The RSIS Centre for Non-Traditional Security (NTS) Studies' Blog


Friedman: The World Needs a Green Revolution

In a recent lecture in Singapore, Thomas Friedman spoke about climate change and the urgent need for breakthroughs in clean energy research, and drew parallels between two major non-traditional security issues in recent years – the economic crisis of 2008 and the ongoing ecological crisis. According to Friedman, New York Times columnist and three-time Pulitzer Prize winner, these two issues are two sides of the same coin, in which unsustainable economic growth patterns are a primary factor. Citing the example of his home country, he noted that America’s growth pattern has been both financially and ecologically unsustainable.

In highlighting the similarities between the economic and ecological crisis, both contexts – market and Mother Nature – have experienced similar accounting practices, primarily the way in which risks have been underpriced, gains privatised and losses socialised. Underpinning these practices has been a short-term mindset, which Friedman observes to have led to a breakdown of sustainable values into situational values. This, he notes, is dangerous because the only way to moderate the market and Mother Nature effectively is by adopting sustainable values.

Friedman also noted that world was becoming increasingly Hot, Flat and Crowded – Hot due to global warming; Flat due to the increasing mobility of people thanks to globalisation; and crowded to due to population increase. There were five pressing problems that have resulted in this situation – (1) increasing demand for energy and natural resources, (2) Petro-dictatorship, which highlights the inverse relationship between the price of oil and freedom, (3) energy poverty, (4) biodiversity loss, and (5) the adverse effects of climate change.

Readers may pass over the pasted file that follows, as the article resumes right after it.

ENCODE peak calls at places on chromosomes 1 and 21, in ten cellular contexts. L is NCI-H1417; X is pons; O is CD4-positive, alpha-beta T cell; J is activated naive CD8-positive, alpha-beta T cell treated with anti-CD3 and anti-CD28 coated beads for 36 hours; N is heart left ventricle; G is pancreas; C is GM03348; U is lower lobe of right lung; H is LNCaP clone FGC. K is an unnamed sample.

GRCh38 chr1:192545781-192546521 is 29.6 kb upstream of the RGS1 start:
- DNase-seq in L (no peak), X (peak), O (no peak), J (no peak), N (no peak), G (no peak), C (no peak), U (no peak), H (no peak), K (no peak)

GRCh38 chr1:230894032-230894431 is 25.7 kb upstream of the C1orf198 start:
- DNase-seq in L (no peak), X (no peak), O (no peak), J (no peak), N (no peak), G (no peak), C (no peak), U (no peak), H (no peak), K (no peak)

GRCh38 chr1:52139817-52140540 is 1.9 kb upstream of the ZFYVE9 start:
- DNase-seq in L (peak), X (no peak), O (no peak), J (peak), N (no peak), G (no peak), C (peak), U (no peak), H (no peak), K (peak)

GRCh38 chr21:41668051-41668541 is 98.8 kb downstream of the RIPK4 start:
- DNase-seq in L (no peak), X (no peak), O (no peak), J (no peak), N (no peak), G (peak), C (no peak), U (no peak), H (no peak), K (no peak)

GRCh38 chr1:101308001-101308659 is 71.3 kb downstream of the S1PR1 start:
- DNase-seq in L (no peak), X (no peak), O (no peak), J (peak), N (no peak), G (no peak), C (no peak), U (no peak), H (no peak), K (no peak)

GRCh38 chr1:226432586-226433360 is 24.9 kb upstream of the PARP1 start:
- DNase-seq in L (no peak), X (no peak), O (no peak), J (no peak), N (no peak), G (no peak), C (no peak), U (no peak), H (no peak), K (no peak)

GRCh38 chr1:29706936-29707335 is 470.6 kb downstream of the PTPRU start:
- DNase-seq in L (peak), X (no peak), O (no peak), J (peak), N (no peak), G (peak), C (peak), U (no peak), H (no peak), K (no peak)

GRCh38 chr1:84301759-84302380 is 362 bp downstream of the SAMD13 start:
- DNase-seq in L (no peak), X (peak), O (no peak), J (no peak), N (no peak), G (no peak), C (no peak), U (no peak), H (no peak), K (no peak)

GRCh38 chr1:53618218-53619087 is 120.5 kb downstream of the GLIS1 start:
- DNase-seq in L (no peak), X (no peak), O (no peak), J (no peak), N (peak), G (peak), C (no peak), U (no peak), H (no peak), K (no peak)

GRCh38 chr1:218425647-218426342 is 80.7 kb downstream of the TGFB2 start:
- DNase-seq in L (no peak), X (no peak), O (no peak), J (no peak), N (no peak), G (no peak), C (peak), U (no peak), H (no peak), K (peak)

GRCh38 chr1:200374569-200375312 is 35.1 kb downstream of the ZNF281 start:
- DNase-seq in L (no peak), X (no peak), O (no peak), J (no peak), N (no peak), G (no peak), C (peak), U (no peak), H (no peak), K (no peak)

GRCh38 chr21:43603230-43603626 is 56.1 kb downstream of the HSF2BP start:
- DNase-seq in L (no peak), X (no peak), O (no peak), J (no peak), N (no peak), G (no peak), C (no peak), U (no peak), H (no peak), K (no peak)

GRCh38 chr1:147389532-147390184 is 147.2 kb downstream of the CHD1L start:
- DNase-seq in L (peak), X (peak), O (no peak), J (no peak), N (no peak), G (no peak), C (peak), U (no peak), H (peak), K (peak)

Friedman nevertheless noted that the solution to these five problems is the need to provide abundant cheap clean non-carbon emitting energy. He emphasised that the main drivers of change in this process would not be regulators and policymakers, but rather innovators and engineers. Friedman also noted that while such calls from clean technology and adopting a more green lifestyle have been increasingly reiterated, he cautioned the tendency of green washing, where stakeholders such as businesses and policymakers have only made incremental changes that suit their comfort levels and justified their actions with “green” as a pre-fix to their existing activities. Friedman likened these trends to having a Green Party rather than a Green Revolution. Friedman also noted that effective change will only occur in a Green Revolution, when the term Green disappears. Moreover, similar to revolutions, certain stakeholders of the status quo will have to lose out.

Friedman’s last point here would certainly be a bitter pill for many in policymaking circles, but is nevertheless necessary. The dosage of these pills would certainly be much more for developing countries in Asia, which face a host of developmental and governance issues in addition to  managing their economic growth and as well as the needs of their large populations. The Green Revolution that Friedman calls for would, therefore, perhaps be the most revolutionary in the developing world. Whether stakeholders in the developing world are ready for this remains to be seen.

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